The current Islamic Heritage remains in Spain witness of the impact left by the Islamic Era in Andalusia (711-1492 AD). It left its indelible traces in the overall Hispanic culture. It impregnated most thoroughly the Iberian Peninsula´s landscape, but also its culture and the style of life of its people.
Islamic Heritage in Córdoba (قرطبة)
Córdoba also said Cordova, is the capital of the province of the same name. The Visigoths took it over the Romans after being for a while a Roman settlement. In the 8th century, the Muslims conquered the city over the Visigoths. Later, they made of it the capital of the Umayyad Caliphate of Córdoba. During its Islamic period, Córdoba became a world leading center of education and learning. It produced famous figures such as Averroes, Ibn Hazm, and Al-Zahrawi.
Córdoba is home to monumental masterpieces of Islamic and Moorish architecture. The number one is without doubt the Great Mosque of Córdoba, known today as the Mezquita-Catedral. It is since 1984 classed as UNESCO World Heritage. This status encompassed also the whole historic centre of Córdoba, the Medina-Azahara and the Festival de los Patios. With four sites classed as World Heritage, Cordoba has more World Heritage Sites than anywhere in the world.
In the Center of the Islamic Heritage: Averroes, Son of Córdoba
The Arabo-Islamic footprints remain still today visible everywhere. Be that as it may architecture, astronomy or jurisprudence and mathematics. Philosophy, poetry, music, and Flamenco dance flourished as never before elsewhere. Córdoba owned the widest library in the world and was the very center of the universal wisdom. Scholars from the three monotheistic religions had an open and equal dialogue. And different background communities lived together side by side, in full peace.
That was the environment where Averroes (1126 –1198), son of Córdoba, has lived. Averroes refers to his real name Abū l-Walīd Muḥammad Ibn ʾAḥmad Ibn Rušd (Arabic: أبو الوليد محمد ابن احمد ابن رشد). He was one of the most prominent erudite of his time. Averroes was both scientist and scholar, and attracted students, learners, and researchers from all over the world. His prominence and fame still nowadays shine on the whole Europe.
“La Mezquita”: a Masterpiece of the Architectural Islamic Heritage
The Mosque-Cathedral of Córdoba (Spanish: Mezquita-Catedral de Córdoba) is a unique architectural masterpiece. It still nowadays bears witness to the genius of the Arabo-Islamic and Moorish architectural skills of that time´s Córdoba. Due to its status as a former mosque, it is also known as the Great Mosque of Córdoba. In Spanish: Mezquita de Córdoba, or simply the Mezquita.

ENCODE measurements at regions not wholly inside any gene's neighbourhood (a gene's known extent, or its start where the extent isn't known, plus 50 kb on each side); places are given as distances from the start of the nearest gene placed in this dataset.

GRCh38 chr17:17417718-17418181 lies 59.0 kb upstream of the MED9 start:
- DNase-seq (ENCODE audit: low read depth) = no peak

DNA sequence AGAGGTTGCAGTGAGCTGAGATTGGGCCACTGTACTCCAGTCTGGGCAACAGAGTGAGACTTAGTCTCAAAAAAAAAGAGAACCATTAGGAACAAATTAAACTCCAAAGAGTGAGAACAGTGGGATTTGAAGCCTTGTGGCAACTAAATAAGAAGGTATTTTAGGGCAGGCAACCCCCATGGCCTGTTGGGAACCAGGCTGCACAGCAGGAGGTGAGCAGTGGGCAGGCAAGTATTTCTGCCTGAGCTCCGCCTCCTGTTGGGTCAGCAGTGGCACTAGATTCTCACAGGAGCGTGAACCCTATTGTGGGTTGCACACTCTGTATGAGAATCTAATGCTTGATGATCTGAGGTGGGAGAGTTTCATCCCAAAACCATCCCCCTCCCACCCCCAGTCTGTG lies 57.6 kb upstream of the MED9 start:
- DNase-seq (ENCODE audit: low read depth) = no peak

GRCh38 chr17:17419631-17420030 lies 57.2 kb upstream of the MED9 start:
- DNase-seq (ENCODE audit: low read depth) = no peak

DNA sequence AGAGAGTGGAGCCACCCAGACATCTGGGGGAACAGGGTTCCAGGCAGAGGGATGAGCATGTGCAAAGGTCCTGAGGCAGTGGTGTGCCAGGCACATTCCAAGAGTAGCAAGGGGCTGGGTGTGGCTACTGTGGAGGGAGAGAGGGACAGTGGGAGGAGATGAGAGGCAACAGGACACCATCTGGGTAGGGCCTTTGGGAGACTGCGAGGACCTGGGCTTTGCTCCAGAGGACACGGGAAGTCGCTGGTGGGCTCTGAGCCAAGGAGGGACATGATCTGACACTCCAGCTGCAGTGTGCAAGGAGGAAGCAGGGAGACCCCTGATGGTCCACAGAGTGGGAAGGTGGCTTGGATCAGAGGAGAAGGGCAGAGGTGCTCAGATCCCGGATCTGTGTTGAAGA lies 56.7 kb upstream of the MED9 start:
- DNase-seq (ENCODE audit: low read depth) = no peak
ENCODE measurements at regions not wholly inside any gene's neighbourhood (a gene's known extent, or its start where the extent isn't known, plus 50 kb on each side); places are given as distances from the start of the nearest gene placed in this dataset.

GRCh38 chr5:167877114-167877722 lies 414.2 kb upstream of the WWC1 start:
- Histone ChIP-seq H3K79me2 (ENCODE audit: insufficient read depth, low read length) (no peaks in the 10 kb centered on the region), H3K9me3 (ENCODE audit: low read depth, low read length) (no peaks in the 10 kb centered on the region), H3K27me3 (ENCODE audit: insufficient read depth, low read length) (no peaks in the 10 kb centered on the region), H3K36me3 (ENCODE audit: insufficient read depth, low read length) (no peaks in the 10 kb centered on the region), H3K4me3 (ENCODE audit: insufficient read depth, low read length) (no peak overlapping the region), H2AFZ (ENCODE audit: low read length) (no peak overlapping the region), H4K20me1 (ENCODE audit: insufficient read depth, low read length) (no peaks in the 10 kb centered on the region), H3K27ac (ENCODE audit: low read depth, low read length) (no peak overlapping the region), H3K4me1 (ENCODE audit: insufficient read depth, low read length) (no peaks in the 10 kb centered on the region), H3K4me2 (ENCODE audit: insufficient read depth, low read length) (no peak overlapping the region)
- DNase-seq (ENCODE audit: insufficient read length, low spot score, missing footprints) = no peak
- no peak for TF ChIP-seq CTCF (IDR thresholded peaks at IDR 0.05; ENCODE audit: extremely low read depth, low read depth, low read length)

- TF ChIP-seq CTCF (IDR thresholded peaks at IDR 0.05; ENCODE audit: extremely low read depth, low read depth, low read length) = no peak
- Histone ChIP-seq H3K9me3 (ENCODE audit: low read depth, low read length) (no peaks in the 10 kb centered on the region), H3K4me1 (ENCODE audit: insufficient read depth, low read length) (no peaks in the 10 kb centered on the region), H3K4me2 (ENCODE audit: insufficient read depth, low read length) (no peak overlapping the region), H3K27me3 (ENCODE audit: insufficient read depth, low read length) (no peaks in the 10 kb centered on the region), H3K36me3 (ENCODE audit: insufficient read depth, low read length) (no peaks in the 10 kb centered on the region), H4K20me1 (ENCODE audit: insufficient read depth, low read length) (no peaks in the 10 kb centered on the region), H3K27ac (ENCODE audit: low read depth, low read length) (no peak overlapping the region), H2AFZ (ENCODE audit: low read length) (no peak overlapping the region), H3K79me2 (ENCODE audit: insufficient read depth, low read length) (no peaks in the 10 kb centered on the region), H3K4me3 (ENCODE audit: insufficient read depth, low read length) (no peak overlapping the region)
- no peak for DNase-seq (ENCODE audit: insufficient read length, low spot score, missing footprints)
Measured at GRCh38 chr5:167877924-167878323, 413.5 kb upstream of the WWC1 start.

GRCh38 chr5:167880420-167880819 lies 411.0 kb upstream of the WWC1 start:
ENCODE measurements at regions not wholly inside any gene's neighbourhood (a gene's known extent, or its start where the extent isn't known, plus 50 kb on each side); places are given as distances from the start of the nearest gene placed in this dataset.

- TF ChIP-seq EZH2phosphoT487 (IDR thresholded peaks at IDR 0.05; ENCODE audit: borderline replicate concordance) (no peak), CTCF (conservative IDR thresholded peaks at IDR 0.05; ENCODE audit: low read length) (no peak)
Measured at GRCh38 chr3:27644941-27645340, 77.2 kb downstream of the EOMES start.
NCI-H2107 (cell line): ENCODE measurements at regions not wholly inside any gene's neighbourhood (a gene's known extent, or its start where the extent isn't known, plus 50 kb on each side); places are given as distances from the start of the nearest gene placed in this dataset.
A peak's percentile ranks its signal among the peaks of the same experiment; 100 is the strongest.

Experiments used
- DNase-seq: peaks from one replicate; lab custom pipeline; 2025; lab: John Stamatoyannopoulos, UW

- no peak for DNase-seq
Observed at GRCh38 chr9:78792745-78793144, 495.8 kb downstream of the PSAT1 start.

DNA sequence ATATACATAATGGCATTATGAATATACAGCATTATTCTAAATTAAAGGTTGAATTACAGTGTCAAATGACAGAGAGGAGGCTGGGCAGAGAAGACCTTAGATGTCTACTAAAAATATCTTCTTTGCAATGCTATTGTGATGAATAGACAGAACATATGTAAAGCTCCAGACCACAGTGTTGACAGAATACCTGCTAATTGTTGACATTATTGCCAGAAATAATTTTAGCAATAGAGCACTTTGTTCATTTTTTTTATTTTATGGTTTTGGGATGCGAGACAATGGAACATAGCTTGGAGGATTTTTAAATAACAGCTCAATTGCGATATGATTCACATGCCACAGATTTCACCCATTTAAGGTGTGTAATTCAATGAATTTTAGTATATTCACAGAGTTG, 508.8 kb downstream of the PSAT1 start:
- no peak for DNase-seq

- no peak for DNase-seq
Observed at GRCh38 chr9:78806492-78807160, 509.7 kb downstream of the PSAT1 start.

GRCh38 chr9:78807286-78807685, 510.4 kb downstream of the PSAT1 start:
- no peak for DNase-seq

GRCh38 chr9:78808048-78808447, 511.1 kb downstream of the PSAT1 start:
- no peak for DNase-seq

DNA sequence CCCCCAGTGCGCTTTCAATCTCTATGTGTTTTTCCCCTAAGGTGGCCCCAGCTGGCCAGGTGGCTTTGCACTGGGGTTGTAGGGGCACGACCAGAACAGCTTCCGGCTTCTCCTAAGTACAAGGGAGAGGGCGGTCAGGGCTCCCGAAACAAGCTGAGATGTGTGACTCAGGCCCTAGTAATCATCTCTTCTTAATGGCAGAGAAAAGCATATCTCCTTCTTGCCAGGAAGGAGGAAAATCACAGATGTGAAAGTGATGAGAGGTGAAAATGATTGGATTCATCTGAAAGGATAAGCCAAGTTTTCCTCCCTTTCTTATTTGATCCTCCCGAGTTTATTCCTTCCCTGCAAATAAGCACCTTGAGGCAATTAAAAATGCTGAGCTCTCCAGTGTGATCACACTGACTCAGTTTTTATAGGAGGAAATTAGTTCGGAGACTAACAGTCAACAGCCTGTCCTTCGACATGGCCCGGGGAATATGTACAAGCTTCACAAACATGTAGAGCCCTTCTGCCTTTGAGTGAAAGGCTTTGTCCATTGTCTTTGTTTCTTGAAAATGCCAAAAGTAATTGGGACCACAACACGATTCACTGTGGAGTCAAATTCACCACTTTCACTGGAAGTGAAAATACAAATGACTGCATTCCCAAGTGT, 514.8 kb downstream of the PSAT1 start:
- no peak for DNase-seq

The mosque´s structure is an important monument in the history of Islamic architecture. According to many scholars, it highly influenced the subsequent “Moorish” architecture of the Mediterranean Muslim world. It is also one of Spain’s major historic monuments and tourist attractions. La Mezquita joined the list of the UNESCO World Heritage Site in 1984.
Abd ar-Rahman I, commissioner of the Great Mosque of Córdoba
According to history records, Abd ar-Rahman I commissioned the Great Mosque in 785 CE. That happened when Córdoba became the capital of the Islamic Andalusia. It was then expanded multiple times afterwards, notably, under Abd ar-Rahman’s successors, up to the late 10th century. They added, a decade later, a maqsura section and, particularly, a new minaret around 958.
They also added a richly decorated new mihrab (Arabic: محراب, miḥrāb). The Al-Mihrab is one of the essential elements of any mosque´s inner structure. It is usually a semicircular niche in the inner wall of a mosque that indicates the qibla. Also written Qiblah from the (Arabic: قِبْلَة), which means direction. The Qibla is the the direction towards the Kaaba in the Sacred Mosque in Mecca. Muslims use the Qibla in various religious contexts, particularly, the direction for the Salat or prayer service.
In 1236, the Christian forces captured Córdoba and the Great Mosque became a cathedral. In the 16th century, a renaissance style cathedral nave was inserted into the center of the mosque. Because of that, the mosque´s structure suffered a huge dis-figuration.
Medina Azahara (Arabic: مدينة الزهراء, Madīnat az-Zahrā, means ‘the shining city’). It is the remains of a quite large Andalusian style city, located at the outskirts of Córdoba. Abd-ar-Rahman III, then Caliph of Córdoba, commissioned this city-fortress. Its construction lasted over five decades, starting from 912.
The city included mosques, ceremonial buildings and bathhouses. The Caliph also ordered to build governmental offices, gardens, as well as other useful premises and edifices. It was by that time the very center of the power. Obviously, both the government and the administration of the Caliphate of Córdoba operated from Madinat az-Zahrā.
There were many reasons, why Abd-ar-Rahman III ordered the construction of a new city. Especially, when the new city was located at the close outskirts of the historical capital of Córdoba. However, the main motives may hide behind the Caliph´s own pursuit of power. A powerful Caliphate needed a powerful and shining city. A great city that shows and displays the supremacy and prestige of the Caliphate of Córdoba. That was intended straight to the Abbasid and Fatimid caliphates in North-Africa and the Middle East.